Fidgeting while sitting down is often deemed a negative behavior that is attributed to a lack of concentration or disrespect. A recent study conducted by researchers from the University of Leeds and UCL has found that fidgeting around while sitting for long periods of time can ward off the negative health consequences tied to a sedentary lifestyle.

"While further research is needed, the findings raise questions about whether the negative associations with fidgeting, such as rudeness or lack of concentration, should persist if such simple movements are beneficial for our health," said Professor Janet Cade, from the School of Food Science and Nutrition at the University of Leeds, in a statement.

Cade and her colleagues analyzed data using the University of Leeds’ UK Women’s Cohort Study. Considered one of the largest cohort studies of diet and health for women in the UK, the University of Leeds’ UK Women’s Cohort Study documents the eating habits of over 35,000 women between the ages of 35 and 69. Over 14,000 women ended up completing a follow-up survey that gauged health behaviors, chronic disease, physical activity, and fidgeting.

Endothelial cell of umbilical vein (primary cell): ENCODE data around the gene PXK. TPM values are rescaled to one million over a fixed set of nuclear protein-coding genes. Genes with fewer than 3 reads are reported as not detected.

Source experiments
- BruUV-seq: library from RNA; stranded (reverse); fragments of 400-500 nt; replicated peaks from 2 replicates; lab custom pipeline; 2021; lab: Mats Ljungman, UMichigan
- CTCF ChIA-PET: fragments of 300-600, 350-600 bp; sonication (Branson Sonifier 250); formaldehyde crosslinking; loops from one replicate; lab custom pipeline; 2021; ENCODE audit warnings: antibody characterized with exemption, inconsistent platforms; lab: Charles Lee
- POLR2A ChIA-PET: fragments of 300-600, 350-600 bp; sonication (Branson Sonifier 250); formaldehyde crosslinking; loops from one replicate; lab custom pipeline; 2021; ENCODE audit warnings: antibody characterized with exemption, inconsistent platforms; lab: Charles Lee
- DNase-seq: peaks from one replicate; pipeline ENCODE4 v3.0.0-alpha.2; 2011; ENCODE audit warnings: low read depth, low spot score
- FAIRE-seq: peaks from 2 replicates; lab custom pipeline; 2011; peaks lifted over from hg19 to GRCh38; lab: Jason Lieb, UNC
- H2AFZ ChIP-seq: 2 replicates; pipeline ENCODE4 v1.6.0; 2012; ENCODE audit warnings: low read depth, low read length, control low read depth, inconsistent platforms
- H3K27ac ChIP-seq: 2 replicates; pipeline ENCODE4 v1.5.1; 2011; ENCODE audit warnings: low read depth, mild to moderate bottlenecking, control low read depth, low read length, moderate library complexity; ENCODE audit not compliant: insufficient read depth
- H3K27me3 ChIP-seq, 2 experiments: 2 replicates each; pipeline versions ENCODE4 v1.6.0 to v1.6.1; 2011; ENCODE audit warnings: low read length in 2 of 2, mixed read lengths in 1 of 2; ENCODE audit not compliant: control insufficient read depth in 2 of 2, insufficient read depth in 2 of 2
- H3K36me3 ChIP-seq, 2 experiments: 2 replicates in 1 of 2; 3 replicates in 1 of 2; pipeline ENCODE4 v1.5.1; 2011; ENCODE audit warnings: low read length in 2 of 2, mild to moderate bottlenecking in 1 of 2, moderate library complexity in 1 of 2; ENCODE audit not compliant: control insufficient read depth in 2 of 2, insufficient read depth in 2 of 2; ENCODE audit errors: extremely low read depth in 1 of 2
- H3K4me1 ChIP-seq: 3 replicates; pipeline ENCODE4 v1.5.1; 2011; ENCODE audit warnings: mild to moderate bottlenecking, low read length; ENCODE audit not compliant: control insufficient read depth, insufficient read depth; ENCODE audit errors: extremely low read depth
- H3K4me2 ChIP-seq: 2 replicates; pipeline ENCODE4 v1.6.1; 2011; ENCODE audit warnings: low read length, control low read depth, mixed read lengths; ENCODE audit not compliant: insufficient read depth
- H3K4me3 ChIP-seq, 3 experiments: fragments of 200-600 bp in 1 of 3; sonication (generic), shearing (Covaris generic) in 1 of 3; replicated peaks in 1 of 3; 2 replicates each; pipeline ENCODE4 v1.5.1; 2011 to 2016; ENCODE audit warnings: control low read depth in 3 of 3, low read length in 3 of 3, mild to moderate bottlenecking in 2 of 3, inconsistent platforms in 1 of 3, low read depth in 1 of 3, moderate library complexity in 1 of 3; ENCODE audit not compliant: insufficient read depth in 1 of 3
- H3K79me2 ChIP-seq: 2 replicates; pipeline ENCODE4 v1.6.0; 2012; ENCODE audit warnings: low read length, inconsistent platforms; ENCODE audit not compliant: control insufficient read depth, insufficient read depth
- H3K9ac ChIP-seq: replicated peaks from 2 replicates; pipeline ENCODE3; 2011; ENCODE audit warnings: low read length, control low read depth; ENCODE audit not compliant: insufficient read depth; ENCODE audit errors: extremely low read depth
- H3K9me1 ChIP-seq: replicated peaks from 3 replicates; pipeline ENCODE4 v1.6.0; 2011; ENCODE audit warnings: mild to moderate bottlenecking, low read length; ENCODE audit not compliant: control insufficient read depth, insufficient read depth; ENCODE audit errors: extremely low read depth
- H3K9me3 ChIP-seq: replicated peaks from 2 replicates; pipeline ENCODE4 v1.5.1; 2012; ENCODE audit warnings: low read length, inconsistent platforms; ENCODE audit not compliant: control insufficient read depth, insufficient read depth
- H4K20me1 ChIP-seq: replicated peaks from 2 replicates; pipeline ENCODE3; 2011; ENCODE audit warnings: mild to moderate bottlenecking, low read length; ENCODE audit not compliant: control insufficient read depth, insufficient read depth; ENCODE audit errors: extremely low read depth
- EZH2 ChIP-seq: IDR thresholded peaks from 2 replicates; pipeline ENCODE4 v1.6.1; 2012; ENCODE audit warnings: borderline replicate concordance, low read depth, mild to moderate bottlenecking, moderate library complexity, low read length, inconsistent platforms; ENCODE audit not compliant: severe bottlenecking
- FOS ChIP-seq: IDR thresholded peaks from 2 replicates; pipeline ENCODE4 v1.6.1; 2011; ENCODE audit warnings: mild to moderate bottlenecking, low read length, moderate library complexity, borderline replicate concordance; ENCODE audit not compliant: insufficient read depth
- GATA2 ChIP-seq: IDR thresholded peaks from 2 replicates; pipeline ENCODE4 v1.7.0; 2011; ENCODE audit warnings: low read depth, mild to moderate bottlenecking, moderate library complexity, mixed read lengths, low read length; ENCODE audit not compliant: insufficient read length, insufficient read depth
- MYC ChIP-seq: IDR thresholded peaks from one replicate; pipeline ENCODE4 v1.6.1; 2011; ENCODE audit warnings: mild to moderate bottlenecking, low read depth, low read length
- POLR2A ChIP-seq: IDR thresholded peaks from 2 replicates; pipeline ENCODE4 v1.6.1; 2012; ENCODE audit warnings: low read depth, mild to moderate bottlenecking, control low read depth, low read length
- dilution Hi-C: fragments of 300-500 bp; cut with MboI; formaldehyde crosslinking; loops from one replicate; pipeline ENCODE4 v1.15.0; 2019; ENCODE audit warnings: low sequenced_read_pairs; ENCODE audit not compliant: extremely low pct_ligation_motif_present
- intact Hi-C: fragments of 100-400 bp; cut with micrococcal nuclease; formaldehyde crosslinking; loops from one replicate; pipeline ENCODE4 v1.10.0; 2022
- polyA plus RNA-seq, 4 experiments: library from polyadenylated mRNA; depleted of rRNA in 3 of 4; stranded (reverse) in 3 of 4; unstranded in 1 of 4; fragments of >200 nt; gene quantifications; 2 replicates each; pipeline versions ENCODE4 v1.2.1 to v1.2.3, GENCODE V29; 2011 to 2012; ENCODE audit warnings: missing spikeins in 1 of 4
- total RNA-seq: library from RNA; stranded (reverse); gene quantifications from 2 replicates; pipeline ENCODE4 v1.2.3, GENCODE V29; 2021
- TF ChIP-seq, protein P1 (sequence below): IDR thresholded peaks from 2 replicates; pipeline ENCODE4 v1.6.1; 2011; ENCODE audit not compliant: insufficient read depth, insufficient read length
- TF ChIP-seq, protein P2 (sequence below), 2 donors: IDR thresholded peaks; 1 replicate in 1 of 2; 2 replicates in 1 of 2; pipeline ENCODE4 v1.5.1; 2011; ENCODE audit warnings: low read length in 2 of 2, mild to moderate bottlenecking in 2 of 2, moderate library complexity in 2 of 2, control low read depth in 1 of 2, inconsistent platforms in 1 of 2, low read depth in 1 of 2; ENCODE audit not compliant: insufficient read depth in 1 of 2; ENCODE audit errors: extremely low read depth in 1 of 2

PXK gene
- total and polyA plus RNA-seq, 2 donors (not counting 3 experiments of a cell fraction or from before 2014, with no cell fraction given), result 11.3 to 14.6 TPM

Results showed no increased risk for mortality due to longer sitting times among women who considered themselves as moderately or very fidgety. However, there was an increased risk for mortality among women who reported sitting for longer periods of time and considered themselves very occasional fidgeters. There have been a number of recent studies that suggest a sedentary lifestyle is unhealthy, regardless of how active the person is outside of work. This is the first to suggest fidgeting can modify this link between sitting and mortality.

"Our results support the suggestion that it's best to avoid sitting still for long periods of time, and even fidgeting may offer enough of a break to make a difference," said Dr. Gareth Hagger-Johnson from UCL.

Sedentary lifestyle is frequently tied to various health complications, including anxiety, depression, muscle movement, brain activity, and premature death. Although standing instead of sitting has been recommended by health care professionals in the past, new research suggests standing in place for long periods of time is just as unhealthy as sitting. Instead of investing in a standup desk, current recommendations suggest taking a five-minute walk each hour to promote circulation.

Source: Hagger-Johnson G, Cade J, et al. American Journal of Preventive Medicine. 2015.